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Thread: Sharing song files in Word docs

  1. #11
    Senior Member dreadnut's Avatar
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    At Eldermusic, Inc., we do music on a volunteer basis. From the ASCAP/BMI site:

    "Performances at charitable functions are exempt fromlicense or royalty requirements only if the performances have no direct orindirect commercial advantage and if no one involved with the performance,including any of the events’ performers, organizers, or promoters, is paid, andthere is no direct or indirect admission charge."
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  2. #12
    Senior Member adorshki's Avatar
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    Quote Originally Posted by Charlie Bernstein View Post
    Posting them here isn't publishing. ....Keep in mind also that copyright rules are not about medium. Giving someone your transcriptions electronically is no different than handwriting a transcription on a cocktail napkin and handing it to a friend in a bar. That's obviously not a copyright violation, right?....
    If you were asking people to pay for your transcriptions, that's when you would need permission from the copyright holders. But you're not.
    I respectfully disagree.
    Posting 'em here or anywhere that somebody can grab 'em and print 'em is in fact a form of publishing, it's electronic publishing.

    Quote Originally Posted by Charlie Bernstein View Post
    And actually, you have it backwards. Performing them can be a problem. If you perform a copyrighted song in a pub or restaurant that isn't licensed for it, then you and the venue are infringing on the creator's copyright. That's why unlicensed venues often insist that musicians only play original or public domain music.
    Performing for charity is one thing, the listener doesn't get to keep a tangible item after hearing the performance.
    That's why sheet music is different.
    It's a tangible good just like a record.
    And when it comes to records and movies, making copies and distributing 'em, even for free, is called "piracy".
    Quote Originally Posted by dreadnut View Post
    At Eldermusic, Inc., we do music on a volunteer basis. From the ASCAP/BMI site:

    "Performances at charitable functions are exempt fromlicense or royalty requirements only if the performances have no direct orindirect commercial advantage and if no one involved with the performance,including any of the events’ performers, organizers, or promoters, is paid, andthere is no direct or indirect admission charge."
    Sheet music IS subject to copyright laws.
    The copyright holder is listed on every piece of legitimate sheet music I've ever seen.
    What do you think the "publishing segment" of royalties covers?
    How about folks associated with a band who are given a songwriting credit as a method of compensation (pay) even though they didn't actually participate in composing the song.
    Why do artists form their own publishing companies?
    To get the publishing royalties.
    Why did the owners of old blues copyrights sue Page and Plant and ultimately win?
    It's the reason OLGA was shut down many years ago even though everybody always put a disclaimer on their "version" of a given piece. It wasn't a valid legal defense against copyright infringement.
    Record companies brought suit and got 'em shut down, just like Napster.
    As Crank mentioned, yes I still see stuff that I can recognize as being old OLGA "personal interpretations" but these days the sites like Ultimate Guitar Tabs are paying the publishing royalties with advertising and membership fees.
    There're still sites out there where you can buy "official" sheet music and they even have software traps to prevent sheets from being printed for free.

    So you have my utmost respect for thinking to ask, but I think technically even if they're your arrangements, if you're printing the original lyrics in a Word document and making 'em available anywhere, I think it's a copyright infringement.
    I got a suspicion you sense that in your gut somehow and want to be sure you're doing the right thing.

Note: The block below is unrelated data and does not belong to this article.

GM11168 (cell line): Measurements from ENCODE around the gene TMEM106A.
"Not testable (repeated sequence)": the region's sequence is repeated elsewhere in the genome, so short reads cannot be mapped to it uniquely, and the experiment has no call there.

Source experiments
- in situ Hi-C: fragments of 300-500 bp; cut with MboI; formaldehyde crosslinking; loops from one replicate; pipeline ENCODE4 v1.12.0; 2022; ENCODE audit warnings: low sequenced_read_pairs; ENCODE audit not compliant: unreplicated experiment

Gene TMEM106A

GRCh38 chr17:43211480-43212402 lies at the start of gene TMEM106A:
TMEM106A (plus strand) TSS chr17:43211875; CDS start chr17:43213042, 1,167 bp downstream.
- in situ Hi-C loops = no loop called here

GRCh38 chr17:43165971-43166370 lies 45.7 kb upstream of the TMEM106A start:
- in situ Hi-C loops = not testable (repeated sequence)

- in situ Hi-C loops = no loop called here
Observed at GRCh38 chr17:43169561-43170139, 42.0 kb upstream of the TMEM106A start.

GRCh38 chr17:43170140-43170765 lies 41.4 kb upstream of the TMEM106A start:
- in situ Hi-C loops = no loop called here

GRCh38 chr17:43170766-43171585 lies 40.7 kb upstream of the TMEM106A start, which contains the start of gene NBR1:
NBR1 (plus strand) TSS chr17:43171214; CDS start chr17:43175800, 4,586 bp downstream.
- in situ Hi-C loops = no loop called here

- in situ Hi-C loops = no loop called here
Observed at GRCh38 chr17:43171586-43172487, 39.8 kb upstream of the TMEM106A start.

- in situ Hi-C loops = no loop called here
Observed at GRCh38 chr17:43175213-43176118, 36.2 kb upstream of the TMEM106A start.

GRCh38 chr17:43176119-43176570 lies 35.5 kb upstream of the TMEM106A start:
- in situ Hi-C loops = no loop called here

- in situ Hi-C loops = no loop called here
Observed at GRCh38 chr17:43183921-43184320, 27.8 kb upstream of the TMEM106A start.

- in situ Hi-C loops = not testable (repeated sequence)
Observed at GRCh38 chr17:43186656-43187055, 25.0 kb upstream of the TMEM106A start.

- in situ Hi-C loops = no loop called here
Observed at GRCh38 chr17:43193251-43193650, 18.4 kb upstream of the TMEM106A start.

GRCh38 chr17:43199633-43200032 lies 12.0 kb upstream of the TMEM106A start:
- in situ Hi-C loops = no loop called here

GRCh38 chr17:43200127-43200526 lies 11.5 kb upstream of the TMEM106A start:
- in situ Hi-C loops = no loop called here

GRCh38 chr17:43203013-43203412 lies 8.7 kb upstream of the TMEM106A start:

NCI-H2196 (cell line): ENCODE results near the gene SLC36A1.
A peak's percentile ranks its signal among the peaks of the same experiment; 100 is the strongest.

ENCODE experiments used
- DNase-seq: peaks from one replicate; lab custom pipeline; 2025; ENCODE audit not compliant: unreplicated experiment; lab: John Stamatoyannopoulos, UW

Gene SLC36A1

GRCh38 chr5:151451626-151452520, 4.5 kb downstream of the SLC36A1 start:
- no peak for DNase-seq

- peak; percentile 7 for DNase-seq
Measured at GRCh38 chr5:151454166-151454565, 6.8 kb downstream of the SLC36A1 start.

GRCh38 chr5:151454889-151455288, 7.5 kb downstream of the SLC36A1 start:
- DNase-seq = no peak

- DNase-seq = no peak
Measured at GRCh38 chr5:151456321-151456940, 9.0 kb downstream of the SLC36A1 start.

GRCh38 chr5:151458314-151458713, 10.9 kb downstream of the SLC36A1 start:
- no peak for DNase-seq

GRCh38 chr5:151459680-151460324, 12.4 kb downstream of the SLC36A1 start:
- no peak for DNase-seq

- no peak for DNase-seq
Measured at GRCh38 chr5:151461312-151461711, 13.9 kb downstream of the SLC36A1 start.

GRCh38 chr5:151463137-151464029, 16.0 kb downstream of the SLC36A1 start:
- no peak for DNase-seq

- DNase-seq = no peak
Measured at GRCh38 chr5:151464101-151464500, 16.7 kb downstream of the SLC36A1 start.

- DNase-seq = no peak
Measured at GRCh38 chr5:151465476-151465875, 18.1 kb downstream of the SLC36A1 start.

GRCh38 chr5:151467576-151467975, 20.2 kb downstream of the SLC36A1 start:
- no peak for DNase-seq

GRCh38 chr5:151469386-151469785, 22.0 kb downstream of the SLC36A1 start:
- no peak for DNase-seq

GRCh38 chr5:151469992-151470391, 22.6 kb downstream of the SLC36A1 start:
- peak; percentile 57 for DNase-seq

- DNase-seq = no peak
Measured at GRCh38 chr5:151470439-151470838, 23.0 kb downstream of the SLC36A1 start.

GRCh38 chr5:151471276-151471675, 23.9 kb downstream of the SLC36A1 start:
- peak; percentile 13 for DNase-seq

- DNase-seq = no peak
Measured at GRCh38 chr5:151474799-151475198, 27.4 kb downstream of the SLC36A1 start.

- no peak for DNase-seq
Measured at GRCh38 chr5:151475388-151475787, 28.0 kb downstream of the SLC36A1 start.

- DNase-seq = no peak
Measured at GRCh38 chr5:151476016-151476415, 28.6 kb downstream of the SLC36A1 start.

It's not about playing for pay or for free, it's about reproducing content that somebody holds the legal rights for reproduction to.
    Final note:
    Ever read a book that's got words from a song in it?
    Ever notice the copyright owner's always named and their permission to use the lyrics is always acknowledged like on the same page as the publishing history?
    Last edited by adorshki; 02-11-2019 at 10:36 PM.
    Al
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  3. #13
    Super Moderator fronobulax's Avatar
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    Well. I still disagree with Al on some points, but in my effort to back my opinion with other people's opinions or, better yet, facts, I found the following article.

    http://www.genericfairuse.com/2018/0...copyright-law/

    The author was focused on guitar tab sites which, in my opinion, are the functional equivalent of a listing of lyrics with chord changes. The author noted that several guitar tab sites have ceased to exist because of copyright litigation. For the most part they ran out of money rather than won, or lost, litigation but the threat was real.

    The article covers arguments for and against the idea that making songsheets constitutes fair use. Since the author is a real copyright lawyer the article stops short of a definitive statement but certainly implies that the safest solution would be to not make, or share, songsheets.

    That said, like driving two miles over the speed limit, the chances of getting caught are small enough that the risk might be worth it.

    Note that the quote above "From the ASCAP/BMI site:" specifically talks about performances. Licensing for a performance is different from the licensing to make a derivative work which a songsheet could be considered. So that quote says nothing about creating the songsheets or sharing them on LTG.

    If this is about Eldermusic, the best thing to do would be to see if you could get a lawyer's opinion on the songsheets and performances pro bono. (I include performances because I think I recall that even nursing homes were sued back when the copyright for "Happy Birthday" was in force). Failing that I would circulate potential set lists but make the songsheets available by request.

    But that is me and my now revised opinion. :-)
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    What he said.
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  4. #14
    A while back I made the offer to share a rather large list of "charts" that I had done.

    Here are a couple of examples:







    The lines in Italics are "sung in harmony. The small numbers after the chords are how many beats the get.

  5. #15
    Senior Member adorshki's Avatar
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    Quote Originally Posted by fronobulax View Post